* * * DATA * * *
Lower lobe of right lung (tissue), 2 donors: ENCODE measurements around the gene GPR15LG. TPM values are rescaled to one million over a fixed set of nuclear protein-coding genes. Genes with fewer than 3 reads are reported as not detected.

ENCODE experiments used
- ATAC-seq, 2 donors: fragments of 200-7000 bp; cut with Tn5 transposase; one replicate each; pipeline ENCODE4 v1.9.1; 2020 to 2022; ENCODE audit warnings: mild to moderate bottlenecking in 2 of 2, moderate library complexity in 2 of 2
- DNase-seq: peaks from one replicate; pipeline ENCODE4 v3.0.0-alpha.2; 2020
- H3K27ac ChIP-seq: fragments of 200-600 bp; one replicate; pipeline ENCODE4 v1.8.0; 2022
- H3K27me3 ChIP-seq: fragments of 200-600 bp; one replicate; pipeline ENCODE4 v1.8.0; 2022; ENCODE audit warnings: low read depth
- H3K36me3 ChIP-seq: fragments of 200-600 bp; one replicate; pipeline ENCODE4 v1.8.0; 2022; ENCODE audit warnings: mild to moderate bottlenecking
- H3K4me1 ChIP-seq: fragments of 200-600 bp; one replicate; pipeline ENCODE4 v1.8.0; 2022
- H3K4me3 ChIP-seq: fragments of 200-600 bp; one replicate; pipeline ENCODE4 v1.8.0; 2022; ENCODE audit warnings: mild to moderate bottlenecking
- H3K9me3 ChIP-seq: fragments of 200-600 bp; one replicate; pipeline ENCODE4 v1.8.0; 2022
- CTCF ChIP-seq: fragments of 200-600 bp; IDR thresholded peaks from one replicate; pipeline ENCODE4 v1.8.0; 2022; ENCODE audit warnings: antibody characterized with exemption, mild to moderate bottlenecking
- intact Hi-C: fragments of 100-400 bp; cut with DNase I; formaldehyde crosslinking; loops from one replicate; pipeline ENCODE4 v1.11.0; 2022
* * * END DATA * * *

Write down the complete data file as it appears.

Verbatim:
Lower lobe of right lung (tissue), 2 donors: ENCODE measurements around the gene GPR15LG. TPM values are rescaled to one million over a fixed set of nuclear protein-coding genes. Genes with fewer than 3 reads are reported as not detected.

ENCODE experiments used
- ATAC-seq, 2 donors: fragments of 200-7000 bp; cut with Tn5 transposase; one replicate each; pipeline ENCODE4 v1.9.1; 2020 to 2022; ENCODE audit warnings: mild to moderate bottlenecking in 2 of 2, moderate library complexity in 2 of 2
- DNase-seq: peaks from one replicate; pipeline ENCODE4 v3.0.0-alpha.2; 2020
- H3K27ac ChIP-seq: fragments of 200-600 bp; one replicate; pipeline ENCODE4 v1.8.0; 2022
- H3K27me3 ChIP-seq: fragments of 200-600 bp; one replicate; pipeline ENCODE4 v1.8.0; 2022; ENCODE audit warnings: low read depth
- H3K36me3 ChIP-seq: fragments of 200-600 bp; one replicate; pipeline ENCODE4 v1.8.0; 2022; ENCODE audit warnings: mild to moderate bottlenecking
- H3K4me1 ChIP-seq: fragments of 200-600 bp; one replicate; pipeline ENCODE4 v1.8.0; 2022
- H3K4me3 ChIP-seq: fragments of 200-600 bp; one replicate; pipeline ENCODE4 v1.8.0; 2022; ENCODE audit warnings: mild to moderate bottlenecking
- H3K9me3 ChIP-seq: fragments of 200-600 bp; one replicate; pipeline ENCODE4 v1.8.0; 2022
- CTCF ChIP-seq: fragments of 200-600 bp; IDR thresholded peaks from one replicate; pipeline ENCODE4 v1.8.0; 2022; ENCODE audit warnings: antibody characterized with exemption, mild to moderate bottlenecking
- intact Hi-C: fragments of 100-400 bp; cut with DNase I; formaldehyde crosslinking; loops from one replicate; pipeline ENCODE4 v1.11.0; 2022